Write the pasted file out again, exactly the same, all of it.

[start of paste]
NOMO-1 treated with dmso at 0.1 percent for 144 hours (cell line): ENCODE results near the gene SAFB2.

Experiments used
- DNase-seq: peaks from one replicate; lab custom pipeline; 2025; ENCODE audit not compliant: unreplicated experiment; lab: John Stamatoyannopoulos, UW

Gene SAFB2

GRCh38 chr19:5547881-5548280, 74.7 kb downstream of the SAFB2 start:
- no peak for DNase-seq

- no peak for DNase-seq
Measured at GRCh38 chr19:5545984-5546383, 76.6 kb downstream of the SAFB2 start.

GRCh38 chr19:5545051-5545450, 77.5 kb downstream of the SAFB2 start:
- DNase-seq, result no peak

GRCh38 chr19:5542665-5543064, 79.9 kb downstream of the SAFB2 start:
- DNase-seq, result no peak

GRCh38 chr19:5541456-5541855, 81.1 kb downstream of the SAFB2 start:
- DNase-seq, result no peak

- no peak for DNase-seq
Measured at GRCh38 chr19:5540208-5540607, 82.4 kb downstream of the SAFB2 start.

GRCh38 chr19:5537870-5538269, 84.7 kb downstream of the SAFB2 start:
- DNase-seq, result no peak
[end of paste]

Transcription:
NOMO-1 treated with dmso at 0.1 percent for 144 hours (cell line): ENCODE results near the gene SAFB2.

Experiments used
- DNase-seq: peaks from one replicate; lab custom pipeline; 2025; ENCODE audit not compliant: unreplicated experiment; lab: John Stamatoyannopoulos, UW

Gene SAFB2

GRCh38 chr19:5547881-5548280, 74.7 kb downstream of the SAFB2 start:
- no peak for DNase-seq

- no peak for DNase-seq
Measured at GRCh38 chr19:5545984-5546383, 76.6 kb downstream of the SAFB2 start.

GRCh38 chr19:5545051-5545450, 77.5 kb downstream of the SAFB2 start:
- DNase-seq, result no peak

GRCh38 chr19:5542665-5543064, 79.9 kb downstream of the SAFB2 start:
- DNase-seq, result no peak

GRCh38 chr19:5541456-5541855, 81.1 kb downstream of the SAFB2 start:
- DNase-seq, result no peak

- no peak for DNase-seq
Measured at GRCh38 chr19:5540208-5540607, 82.4 kb downstream of the SAFB2 start.

GRCh38 chr19:5537870-5538269, 84.7 kb downstream of the SAFB2 start:
- DNase-seq, result no peak